‘Future Man’ Season 2 Review: A Sci-Fi Comedy Triumph

     January 11, 2019

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When Future Man launched on Hulu in 2017, it carried with it an inherently complicated premise that didn’t easily lend itself to an ongoing series. Josh Hutcherson’s underachieving janitor Josh Futterman was visited by two warriors from the year 2162, Tiger (Eliza Coupe) and Wolf (Derek Wilson), who pinned him as their savior, the one with the ability to right a wrong in our present time to prevent a future in which the world is overrun by beings known as “biotics.” The first season played out in surprisingly engaging fashion, as the serialized time-hopping sci-fi storytelling was just as compelling as the filthy, sometimes delightfully strange humor. But when the season ended with Josh completing his mission and saving the world, thus saving the future timeline, it felt like there were few roads to travel that wouldn’t feel like treading the same territory over again.

Luckily, the writers and producers behind Future Man are as ambitious as they are talented, and thus Future Man Season 2 manages to feel fresh and different without combing over familiar territory. As it turns out, Josh didn’t so much save the timeline but altered it. Season 2 begins with Josh brought to the year 2162, albeit a very different 2162. Tiger and Wolf follow close behind, discovering that the Earth is similar enough to their previous timeline in some ways (familiar faces abound, albeit with different names and memories), but divergent in others (a large swath of the population are boarding space ships to colonize Mars after climate change has turned Earth into a scorching desert).

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Image via Hulu

The season opens with the three main characters kind of navigating disparate storylines. Josh is being held captive, Tiger makes contact with biotic-like humans at a facility called The Mons (where humans are preparing to leave for Mars), and Wolf is in The NAG (the New Above Ground), which is populated by humans who refused Stu Camillo’s (Haley Joel Osment) cure and live a post-apocalyptic existence in kind of commune. Wolf is mistaken for his new timeline’s counterpart Torque, which gives Wilson a chance to stretch his acting chops, and indeed throughout the first half of the season Wolf’s storyline—and Wilson’s performance—is a major highlight.

Since all episodes of Season 2 are dropping on Hulu at once, the season plays with narrative in interesting ways. The first three episodes are essentially divided into three separate storylines—the first follows Josh, the second follows Tiger, and the third follows Wolf. This allows the viewer to really dig into these three very different storylines before the characters are reunited, and the impact is such that when they do come together, you have a deep understanding of where each is coming from.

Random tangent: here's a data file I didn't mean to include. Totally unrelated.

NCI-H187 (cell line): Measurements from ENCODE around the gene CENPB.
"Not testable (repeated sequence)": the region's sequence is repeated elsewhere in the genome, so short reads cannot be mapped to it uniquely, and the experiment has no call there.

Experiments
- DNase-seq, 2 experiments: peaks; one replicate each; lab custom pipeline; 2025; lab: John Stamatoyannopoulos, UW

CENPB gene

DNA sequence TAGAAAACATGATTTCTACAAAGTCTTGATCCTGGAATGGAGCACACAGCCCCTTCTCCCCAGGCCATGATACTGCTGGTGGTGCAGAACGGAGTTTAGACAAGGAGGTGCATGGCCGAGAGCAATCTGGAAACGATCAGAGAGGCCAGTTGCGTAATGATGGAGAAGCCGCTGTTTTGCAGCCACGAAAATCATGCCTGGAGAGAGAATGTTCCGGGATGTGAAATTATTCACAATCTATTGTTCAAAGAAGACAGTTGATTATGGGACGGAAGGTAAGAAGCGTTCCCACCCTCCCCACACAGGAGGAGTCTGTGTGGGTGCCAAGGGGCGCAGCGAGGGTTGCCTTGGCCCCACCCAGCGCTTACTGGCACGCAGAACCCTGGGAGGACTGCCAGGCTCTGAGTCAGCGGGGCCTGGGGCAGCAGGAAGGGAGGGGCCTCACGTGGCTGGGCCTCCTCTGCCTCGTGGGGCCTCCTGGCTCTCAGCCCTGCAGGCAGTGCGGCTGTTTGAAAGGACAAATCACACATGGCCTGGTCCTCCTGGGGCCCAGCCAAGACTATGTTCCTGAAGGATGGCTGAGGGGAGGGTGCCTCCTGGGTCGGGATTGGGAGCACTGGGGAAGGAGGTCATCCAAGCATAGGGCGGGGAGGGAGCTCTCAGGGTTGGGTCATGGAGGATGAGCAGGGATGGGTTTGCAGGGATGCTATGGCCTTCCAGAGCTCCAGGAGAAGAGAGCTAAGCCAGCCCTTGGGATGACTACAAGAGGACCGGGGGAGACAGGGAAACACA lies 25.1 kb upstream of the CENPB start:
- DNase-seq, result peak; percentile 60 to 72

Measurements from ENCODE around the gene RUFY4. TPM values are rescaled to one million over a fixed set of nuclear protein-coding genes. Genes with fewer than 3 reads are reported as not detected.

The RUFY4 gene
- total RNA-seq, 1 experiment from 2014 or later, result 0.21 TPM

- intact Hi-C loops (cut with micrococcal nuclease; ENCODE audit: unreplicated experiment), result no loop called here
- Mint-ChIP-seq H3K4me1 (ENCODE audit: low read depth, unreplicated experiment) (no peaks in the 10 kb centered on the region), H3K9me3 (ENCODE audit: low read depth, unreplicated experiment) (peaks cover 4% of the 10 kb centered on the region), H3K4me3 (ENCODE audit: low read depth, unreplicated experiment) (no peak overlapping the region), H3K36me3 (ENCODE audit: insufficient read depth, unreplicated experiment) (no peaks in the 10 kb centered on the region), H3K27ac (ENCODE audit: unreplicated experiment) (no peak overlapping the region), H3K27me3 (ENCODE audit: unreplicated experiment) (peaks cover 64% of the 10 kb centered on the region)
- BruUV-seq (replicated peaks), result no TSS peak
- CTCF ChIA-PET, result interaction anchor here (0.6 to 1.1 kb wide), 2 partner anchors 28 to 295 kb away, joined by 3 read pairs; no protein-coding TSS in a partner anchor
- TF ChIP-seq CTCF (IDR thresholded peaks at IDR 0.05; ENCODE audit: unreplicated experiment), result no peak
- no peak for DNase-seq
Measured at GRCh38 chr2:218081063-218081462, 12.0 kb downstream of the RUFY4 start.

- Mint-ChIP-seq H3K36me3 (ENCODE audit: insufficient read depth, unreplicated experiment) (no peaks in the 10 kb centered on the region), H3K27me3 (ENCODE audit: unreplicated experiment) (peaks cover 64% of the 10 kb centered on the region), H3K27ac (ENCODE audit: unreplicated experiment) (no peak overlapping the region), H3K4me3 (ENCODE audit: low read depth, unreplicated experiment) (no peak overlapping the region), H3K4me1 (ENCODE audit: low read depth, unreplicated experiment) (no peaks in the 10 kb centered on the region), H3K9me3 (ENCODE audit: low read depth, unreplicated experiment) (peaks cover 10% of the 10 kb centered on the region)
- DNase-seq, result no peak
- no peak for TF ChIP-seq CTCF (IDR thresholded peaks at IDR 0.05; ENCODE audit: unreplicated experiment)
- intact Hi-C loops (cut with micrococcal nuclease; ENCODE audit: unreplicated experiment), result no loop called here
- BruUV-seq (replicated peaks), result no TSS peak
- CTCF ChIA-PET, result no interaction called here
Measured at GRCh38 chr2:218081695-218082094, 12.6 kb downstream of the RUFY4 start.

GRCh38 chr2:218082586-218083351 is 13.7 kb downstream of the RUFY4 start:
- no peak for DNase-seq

Indeed, Season 2 doesn’t simply reset the dynamic but builds off of the conflict and drama of the first season in really interesting ways. Just because Josh, Tiger, and Wolf saved the world together doesn’t mean everything’s peachy, and their individual experiences in this new 2162 timeline throw new major complications into the mix.

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Image via Hulu

If it sounds like I’m rambling on and on about the plot and characters while neglecting the comedy, that’s not because the show isn’t funny anymore — far from it. The R-rated humor remains consistent throughout the new season, and there are a couple of cameos from top-notch comedic actors that add some colorful flavor to the proceedings. But Future Man’s strength as a series has been the writers’ willingness to take the sci-fi seriously, and indeed there are times when you almost want the joke to be done so you can find out what happens next in the story.
The show’s first season wasn’t shy about the influence of films like The Last Starfighter and The Terminator, and Season 2 similarly wears its influences on its sleeve. It’s clear that the film that had the biggest impact on Future Man Season 2 was Back to the Future Part II. Not only does the season play with alternate timelines and seeing how past events affect the future, but the show even throws in some delightful musical homages to Alan Silvestri’s iconic score.

In terms of a one-sentence pitch, Future Man Season 2 is kind of like Back to the Future Part II mixed with the delightfully odd and R-rated humor of This Is the End, which not coincidentally was written and directed by Future Man executive producers Seth Rogen and Evan Goldberg.

The sci-fi aspects of Future Man are taken seriously, resulting in a narrative that’s just as compelling and inventive as any serialized sci-fi series. But it’s the mix of that engaging sci-fi with complex characters and off-kilter humor that makes Future Man a unique cocktail of a show. Fans of the first season will find plenty to love in Season 2, and the refreshing quality of the storytelling will make you eager to see what these crazy writers could cook up for a potential Season 3.

Rating: ★★★★

Future Man Seasons 1 and 2 are now available to stream on Hulu.

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